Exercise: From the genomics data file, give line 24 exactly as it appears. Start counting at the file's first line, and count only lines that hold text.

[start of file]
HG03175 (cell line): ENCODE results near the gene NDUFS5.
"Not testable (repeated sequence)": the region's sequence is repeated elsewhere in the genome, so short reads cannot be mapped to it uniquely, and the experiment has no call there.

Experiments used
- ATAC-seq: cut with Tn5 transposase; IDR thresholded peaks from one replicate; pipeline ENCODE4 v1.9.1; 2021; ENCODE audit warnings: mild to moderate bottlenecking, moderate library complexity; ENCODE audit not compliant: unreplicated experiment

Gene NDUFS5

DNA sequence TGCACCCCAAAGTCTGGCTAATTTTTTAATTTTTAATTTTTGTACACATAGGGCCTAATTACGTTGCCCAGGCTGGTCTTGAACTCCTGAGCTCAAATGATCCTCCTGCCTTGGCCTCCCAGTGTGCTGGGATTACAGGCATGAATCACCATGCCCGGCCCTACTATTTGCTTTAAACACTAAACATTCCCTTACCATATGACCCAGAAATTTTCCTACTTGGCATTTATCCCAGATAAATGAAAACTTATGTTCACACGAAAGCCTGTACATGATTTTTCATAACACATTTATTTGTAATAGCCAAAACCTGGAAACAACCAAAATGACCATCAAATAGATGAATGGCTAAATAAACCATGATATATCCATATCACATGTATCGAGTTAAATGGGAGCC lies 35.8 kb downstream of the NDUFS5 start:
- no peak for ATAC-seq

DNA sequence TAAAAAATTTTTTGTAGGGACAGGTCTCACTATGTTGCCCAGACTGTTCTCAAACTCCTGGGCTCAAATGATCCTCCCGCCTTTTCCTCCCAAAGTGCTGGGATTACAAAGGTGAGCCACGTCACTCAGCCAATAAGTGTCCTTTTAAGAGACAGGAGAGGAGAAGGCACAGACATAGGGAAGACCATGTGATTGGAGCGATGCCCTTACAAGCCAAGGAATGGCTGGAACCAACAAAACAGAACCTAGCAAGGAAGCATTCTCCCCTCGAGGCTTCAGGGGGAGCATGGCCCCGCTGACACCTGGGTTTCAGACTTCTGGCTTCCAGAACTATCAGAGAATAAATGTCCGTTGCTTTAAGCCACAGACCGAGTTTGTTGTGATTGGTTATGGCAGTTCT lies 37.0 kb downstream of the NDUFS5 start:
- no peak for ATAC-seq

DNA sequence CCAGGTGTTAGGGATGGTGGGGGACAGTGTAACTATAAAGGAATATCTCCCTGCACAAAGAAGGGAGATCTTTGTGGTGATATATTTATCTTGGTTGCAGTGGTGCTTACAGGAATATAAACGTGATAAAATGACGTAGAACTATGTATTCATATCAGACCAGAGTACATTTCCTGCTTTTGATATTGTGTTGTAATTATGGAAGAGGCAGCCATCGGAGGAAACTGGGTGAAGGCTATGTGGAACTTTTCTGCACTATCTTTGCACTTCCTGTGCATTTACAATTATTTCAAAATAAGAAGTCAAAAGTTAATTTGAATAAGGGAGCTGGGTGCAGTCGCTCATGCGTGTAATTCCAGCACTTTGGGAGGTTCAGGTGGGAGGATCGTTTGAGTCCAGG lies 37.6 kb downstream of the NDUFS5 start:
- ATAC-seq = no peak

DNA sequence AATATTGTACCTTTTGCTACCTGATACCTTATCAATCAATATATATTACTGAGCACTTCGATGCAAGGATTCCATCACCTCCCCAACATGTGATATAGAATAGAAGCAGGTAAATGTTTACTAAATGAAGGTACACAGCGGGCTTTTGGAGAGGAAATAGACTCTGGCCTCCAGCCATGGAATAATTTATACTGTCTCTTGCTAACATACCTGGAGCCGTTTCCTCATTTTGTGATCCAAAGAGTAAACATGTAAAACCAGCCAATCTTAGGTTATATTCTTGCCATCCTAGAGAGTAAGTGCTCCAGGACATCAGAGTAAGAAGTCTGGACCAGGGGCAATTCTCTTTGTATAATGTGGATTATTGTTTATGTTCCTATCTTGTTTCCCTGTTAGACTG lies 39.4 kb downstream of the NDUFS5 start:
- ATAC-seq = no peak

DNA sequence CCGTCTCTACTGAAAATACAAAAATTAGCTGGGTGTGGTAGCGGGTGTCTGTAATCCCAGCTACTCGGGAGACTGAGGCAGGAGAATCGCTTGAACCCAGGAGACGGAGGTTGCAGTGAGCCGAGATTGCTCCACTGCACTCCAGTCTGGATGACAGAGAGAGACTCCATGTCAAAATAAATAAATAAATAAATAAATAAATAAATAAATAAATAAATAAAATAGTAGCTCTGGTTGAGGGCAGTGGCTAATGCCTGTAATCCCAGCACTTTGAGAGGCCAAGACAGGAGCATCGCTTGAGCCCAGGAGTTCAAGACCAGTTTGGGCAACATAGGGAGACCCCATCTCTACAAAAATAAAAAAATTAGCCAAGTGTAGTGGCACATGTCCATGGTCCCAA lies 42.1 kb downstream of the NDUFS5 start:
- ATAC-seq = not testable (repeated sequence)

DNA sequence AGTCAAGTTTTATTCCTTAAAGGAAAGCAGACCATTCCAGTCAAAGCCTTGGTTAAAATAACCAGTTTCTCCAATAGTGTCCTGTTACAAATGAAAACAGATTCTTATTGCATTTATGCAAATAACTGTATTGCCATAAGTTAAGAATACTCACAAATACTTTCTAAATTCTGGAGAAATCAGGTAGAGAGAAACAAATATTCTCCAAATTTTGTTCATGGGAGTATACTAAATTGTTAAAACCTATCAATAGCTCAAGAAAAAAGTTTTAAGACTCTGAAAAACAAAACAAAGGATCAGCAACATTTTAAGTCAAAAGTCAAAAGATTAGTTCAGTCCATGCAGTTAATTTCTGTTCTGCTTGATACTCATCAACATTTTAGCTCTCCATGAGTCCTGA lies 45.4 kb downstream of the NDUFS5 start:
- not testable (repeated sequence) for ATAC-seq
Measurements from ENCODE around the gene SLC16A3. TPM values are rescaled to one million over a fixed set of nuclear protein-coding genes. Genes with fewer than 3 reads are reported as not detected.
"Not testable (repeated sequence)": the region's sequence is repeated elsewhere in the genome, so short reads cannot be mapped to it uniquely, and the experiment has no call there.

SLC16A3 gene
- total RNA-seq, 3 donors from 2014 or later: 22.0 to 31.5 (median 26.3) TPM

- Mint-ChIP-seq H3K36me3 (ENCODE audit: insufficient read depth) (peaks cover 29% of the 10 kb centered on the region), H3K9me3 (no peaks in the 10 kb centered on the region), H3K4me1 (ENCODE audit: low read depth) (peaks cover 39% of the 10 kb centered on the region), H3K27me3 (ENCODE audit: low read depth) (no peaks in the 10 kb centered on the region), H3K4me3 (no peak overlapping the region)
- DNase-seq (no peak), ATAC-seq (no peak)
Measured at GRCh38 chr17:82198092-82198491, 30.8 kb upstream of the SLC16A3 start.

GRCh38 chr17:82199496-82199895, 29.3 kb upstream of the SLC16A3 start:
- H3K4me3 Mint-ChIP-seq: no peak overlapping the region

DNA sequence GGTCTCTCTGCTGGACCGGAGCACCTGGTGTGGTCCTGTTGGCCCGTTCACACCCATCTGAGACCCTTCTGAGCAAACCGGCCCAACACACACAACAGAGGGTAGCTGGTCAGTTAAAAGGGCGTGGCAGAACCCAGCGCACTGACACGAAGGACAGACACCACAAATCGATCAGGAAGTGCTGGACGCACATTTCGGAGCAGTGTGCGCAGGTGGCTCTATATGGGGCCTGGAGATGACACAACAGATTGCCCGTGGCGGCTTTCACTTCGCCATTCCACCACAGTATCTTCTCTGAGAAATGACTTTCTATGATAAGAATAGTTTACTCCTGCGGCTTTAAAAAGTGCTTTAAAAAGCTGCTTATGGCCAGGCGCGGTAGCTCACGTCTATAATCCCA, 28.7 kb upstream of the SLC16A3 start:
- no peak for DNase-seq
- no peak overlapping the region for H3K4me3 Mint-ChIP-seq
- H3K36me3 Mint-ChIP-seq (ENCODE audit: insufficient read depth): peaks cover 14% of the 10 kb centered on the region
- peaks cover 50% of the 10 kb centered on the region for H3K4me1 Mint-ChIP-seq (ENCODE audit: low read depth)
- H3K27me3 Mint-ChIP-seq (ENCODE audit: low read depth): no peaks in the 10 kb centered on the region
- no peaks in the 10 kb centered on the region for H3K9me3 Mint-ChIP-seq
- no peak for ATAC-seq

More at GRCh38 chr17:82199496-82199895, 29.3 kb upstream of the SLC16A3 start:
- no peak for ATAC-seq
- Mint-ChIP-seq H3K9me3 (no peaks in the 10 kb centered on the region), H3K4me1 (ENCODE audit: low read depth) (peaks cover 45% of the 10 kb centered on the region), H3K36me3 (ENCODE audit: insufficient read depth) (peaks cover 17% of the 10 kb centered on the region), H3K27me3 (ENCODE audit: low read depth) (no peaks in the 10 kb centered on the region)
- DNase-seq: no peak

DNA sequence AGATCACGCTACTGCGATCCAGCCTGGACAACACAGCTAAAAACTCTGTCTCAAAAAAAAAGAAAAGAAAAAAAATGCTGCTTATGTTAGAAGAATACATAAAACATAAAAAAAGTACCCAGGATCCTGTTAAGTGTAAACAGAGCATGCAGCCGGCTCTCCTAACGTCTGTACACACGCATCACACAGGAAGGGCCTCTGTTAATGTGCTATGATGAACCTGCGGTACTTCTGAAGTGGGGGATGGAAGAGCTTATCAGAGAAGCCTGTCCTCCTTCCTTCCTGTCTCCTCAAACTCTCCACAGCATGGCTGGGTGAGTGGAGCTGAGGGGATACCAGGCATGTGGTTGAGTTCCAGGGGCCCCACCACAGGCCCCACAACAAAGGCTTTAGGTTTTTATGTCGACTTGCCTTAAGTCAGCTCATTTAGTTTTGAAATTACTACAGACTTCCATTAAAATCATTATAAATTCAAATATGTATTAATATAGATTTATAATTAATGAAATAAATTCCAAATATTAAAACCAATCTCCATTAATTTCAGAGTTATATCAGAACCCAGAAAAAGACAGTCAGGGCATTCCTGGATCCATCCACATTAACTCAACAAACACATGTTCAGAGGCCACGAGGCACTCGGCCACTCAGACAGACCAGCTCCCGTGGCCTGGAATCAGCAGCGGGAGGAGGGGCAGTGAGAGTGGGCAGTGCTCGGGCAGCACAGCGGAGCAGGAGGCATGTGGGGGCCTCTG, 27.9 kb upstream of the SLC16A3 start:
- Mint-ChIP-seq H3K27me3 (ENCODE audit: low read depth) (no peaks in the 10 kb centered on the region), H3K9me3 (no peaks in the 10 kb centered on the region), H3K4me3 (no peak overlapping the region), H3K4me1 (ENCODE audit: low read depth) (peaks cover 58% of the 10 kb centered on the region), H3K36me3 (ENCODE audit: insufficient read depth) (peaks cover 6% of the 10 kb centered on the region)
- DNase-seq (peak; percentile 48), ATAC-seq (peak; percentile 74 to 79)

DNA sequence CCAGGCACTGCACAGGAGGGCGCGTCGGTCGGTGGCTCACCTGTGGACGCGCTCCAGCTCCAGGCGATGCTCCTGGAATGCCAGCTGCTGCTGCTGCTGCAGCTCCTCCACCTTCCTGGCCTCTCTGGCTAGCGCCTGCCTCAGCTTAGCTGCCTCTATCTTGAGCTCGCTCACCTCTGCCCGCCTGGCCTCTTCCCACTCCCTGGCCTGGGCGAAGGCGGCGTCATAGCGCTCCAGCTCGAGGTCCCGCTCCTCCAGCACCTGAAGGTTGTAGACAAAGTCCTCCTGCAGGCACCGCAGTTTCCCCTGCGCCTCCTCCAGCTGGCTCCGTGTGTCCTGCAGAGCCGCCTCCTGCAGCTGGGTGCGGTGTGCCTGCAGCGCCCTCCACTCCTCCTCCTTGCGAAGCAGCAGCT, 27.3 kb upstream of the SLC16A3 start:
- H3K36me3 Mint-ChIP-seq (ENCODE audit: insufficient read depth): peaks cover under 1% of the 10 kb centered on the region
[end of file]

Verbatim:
Measured at GRCh38 chr17:82198092-82198491, 30.8 kb upstream of the SLC16A3 start.